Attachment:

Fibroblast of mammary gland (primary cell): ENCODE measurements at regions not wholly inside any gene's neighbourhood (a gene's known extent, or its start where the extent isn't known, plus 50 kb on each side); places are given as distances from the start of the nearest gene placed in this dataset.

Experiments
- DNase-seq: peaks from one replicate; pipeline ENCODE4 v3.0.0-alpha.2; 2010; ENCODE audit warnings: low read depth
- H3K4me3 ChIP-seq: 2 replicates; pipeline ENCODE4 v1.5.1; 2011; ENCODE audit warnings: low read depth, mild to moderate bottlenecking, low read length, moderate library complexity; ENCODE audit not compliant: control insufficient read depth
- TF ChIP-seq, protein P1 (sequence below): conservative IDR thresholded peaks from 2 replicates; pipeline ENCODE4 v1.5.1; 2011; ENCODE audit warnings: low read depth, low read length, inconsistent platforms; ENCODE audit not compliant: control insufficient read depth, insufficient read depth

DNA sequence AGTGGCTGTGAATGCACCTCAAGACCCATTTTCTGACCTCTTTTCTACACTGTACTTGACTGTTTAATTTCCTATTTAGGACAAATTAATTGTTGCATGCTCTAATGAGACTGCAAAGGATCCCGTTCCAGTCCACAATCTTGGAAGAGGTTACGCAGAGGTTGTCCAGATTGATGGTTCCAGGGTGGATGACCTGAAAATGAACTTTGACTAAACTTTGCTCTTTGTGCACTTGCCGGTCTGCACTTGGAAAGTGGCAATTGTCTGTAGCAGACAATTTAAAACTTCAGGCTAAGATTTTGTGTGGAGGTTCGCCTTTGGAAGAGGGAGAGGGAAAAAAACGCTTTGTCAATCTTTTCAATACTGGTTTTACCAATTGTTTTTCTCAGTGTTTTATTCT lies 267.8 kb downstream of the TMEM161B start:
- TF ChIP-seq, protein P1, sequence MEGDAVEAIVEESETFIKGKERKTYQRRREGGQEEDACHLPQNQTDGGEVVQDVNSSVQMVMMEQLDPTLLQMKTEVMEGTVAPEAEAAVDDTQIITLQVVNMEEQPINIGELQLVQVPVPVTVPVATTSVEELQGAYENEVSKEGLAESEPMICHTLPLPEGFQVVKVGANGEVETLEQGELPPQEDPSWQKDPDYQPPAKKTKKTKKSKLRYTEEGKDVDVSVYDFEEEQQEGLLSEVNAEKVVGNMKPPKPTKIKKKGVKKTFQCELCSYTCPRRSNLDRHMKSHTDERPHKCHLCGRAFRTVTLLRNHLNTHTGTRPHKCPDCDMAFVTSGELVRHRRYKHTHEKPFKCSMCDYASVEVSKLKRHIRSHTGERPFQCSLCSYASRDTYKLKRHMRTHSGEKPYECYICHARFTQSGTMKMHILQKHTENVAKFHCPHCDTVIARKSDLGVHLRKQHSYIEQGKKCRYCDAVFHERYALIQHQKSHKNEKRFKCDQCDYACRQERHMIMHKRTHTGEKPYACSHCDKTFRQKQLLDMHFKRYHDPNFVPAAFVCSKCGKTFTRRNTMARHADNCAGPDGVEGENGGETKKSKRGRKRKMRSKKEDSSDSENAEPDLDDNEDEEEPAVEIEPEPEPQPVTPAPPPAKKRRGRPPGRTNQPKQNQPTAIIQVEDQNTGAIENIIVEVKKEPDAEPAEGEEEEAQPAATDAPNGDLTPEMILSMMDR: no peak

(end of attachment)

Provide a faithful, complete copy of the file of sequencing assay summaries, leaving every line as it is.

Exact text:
Fibroblast of mammary gland (primary cell): ENCODE measurements at regions not wholly inside any gene's neighbourhood (a gene's known extent, or its start where the extent isn't known, plus 50 kb on each side); places are given as distances from the start of the nearest gene placed in this dataset.

Experiments
- DNase-seq: peaks from one replicate; pipeline ENCODE4 v3.0.0-alpha.2; 2010; ENCODE audit warnings: low read depth
- H3K4me3 ChIP-seq: 2 replicates; pipeline ENCODE4 v1.5.1; 2011; ENCODE audit warnings: low read depth, mild to moderate bottlenecking, low read length, moderate library complexity; ENCODE audit not compliant: control insufficient read depth
- TF ChIP-seq, protein P1 (sequence below): conservative IDR thresholded peaks from 2 replicates; pipeline ENCODE4 v1.5.1; 2011; ENCODE audit warnings: low read depth, low read length, inconsistent platforms; ENCODE audit not compliant: control insufficient read depth, insufficient read depth

DNA sequence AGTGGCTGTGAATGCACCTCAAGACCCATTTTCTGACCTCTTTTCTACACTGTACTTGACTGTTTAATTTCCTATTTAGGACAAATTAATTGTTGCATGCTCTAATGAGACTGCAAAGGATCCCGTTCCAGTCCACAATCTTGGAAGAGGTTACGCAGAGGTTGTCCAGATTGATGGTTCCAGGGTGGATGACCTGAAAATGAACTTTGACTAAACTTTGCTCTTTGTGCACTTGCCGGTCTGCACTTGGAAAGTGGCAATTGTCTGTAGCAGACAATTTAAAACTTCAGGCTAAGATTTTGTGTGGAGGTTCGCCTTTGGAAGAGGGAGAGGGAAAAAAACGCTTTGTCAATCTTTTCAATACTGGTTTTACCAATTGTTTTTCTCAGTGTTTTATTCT lies 267.8 kb downstream of the TMEM161B start:
- TF ChIP-seq, protein P1, sequence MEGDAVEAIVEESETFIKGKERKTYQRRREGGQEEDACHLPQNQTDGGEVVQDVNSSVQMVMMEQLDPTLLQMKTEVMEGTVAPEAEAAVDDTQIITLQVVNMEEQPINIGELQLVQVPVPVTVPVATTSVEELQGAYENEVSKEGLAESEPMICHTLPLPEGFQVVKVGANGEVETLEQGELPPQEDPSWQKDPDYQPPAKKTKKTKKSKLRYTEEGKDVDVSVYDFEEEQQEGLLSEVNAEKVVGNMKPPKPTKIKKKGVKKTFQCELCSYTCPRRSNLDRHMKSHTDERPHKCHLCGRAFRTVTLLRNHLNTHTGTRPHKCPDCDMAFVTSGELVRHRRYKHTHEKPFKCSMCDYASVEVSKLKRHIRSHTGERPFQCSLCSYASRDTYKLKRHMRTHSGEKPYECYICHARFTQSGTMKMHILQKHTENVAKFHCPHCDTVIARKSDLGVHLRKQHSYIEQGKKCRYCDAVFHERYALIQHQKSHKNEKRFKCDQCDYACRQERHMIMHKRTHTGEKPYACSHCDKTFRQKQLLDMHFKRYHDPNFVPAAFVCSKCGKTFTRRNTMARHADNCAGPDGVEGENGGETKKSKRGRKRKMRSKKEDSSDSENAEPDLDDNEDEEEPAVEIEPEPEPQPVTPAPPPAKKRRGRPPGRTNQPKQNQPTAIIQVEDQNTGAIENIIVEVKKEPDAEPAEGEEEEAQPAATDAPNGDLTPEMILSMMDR: no peak